Reader Response: They Should Get Their Money Back

Adaptistration reader Brad in New Jersey took the time to send in an intriguing observation and offer a suggestion regarding the Axelrod Instruments purchased by the New Jersey Symphony Orchestra.

“My wife and I maintain a large collection of wines and once we discovered that a few cases of what we thought were a particular wine turned out to be phony, the seller just used counterfeit labels.  In that case we ended up filing a lawsuit against the seller and, eventually, got most of our money back.

After reading the report and your articles I’m wondering why the [New Jersey] Symphony didn’t go right back to Axelrod and demand their money back after the reports that some of the instruments were, in all probability, fakes.”

Brad brings up a good question and I don’t know the answer to that, although I would suspect that in order for the NJSO to demand any sort of restitution from Herbert Axelrod they would have to first establish the instruments in question are fakes, or at the very least deliberate misrepresentations, before they could take any action.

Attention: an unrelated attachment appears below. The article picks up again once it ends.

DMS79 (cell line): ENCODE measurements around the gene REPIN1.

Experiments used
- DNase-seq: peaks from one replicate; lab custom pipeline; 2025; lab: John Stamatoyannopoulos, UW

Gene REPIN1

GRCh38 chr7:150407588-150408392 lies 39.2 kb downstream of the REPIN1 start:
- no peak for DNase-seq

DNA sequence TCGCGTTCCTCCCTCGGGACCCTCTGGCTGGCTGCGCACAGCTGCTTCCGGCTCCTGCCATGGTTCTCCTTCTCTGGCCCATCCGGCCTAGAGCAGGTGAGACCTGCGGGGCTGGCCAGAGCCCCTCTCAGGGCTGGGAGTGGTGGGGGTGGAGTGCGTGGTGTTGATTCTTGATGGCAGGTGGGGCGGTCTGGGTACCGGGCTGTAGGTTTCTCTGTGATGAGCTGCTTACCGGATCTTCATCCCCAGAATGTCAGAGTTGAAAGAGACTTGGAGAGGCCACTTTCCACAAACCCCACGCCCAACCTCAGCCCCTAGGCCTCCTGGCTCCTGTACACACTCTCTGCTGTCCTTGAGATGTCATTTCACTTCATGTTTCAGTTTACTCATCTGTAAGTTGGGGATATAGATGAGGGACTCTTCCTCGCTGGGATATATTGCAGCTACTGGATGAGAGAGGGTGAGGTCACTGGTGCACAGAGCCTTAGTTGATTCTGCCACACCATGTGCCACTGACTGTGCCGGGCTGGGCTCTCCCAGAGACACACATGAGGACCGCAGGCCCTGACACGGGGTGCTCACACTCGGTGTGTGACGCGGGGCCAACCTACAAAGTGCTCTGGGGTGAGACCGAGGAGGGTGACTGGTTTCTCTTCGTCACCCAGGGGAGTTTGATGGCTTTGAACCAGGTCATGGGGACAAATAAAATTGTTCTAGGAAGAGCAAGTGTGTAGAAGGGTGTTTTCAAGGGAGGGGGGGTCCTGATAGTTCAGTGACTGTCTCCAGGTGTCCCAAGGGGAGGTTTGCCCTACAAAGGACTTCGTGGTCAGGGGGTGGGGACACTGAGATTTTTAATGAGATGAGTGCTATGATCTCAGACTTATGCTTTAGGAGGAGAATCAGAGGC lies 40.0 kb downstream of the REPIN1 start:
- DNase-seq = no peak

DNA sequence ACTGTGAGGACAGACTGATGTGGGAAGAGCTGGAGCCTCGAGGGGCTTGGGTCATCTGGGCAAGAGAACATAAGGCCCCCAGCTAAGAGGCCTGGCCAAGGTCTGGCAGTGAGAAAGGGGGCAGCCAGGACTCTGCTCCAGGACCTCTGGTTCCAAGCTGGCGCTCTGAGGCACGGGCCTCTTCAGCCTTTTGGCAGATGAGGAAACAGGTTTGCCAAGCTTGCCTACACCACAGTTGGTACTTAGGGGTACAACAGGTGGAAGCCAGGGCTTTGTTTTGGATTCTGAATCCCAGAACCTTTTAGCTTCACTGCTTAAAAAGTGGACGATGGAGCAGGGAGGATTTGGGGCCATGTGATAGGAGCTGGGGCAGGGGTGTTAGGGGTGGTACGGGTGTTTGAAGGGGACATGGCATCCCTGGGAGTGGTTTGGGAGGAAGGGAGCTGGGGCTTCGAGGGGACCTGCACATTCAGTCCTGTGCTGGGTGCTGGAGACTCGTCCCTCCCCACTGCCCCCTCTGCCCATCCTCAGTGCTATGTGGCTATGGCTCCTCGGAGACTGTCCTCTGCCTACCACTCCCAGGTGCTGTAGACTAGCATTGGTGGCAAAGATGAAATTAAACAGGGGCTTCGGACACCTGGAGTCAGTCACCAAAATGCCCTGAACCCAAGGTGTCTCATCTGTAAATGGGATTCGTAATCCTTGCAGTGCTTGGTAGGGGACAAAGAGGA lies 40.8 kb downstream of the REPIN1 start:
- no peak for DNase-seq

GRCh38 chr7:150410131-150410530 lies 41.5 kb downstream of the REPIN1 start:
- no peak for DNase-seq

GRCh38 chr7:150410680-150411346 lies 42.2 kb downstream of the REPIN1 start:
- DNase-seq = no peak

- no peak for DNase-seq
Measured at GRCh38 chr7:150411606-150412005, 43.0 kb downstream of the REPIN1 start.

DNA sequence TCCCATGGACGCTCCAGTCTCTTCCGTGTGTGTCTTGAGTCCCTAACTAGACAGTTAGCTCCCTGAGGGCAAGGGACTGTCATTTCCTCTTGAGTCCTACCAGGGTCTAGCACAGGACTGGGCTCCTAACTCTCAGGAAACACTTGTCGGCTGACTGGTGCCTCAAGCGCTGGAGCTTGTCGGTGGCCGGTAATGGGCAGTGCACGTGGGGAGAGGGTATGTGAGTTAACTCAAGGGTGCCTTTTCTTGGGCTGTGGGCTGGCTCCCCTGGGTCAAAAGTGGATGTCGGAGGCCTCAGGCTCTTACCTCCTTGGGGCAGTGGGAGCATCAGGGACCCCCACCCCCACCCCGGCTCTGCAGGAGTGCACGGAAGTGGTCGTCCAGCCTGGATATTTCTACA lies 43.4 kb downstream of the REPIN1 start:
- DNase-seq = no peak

In hindsight, it would seem to have been a good PR move which would allow the NJSO to look more like an honest victim seeking justified vindication instead of a patsy who’s trying not to look like a patsy.  However, it’s never too late and we just might see something like that transpire over the next few months.

About Drew McManus

"I hear that every time you show up to work with an orchestra, people get fired." Those were the first words out of an executive's mouth after her board chair introduced us. That executive is now a dear colleague and friend but the day that consulting contract began with her orchestra, she was convinced I was a hatchet-man brought in by the board to clean house.

I understand where the trepidation comes from as a great deal of my consulting and technology provider work for arts organizations involves due diligence, separating fact from fiction, interpreting spin, as well as performance review and oversight. So yes, sometimes that work results in one or two individuals "aggressively embracing career change" but far more often than not, it reinforces and clarifies exactly what works and why.

In short, it doesn't matter if you know where all the bodies are buried if you can't keep your own clients out of the ground, and I'm fortunate enough to say that for more than 15 years, I've done exactly that for groups of all budget size from Qatar to Kathmandu.

For fun, I write a daily blog about the orchestra business, provide a platform for arts insiders to speak their mind, keep track of what people in this business get paid, help write a satirical cartoon about orchestra life, hack the arts, and love a good coffee drink.

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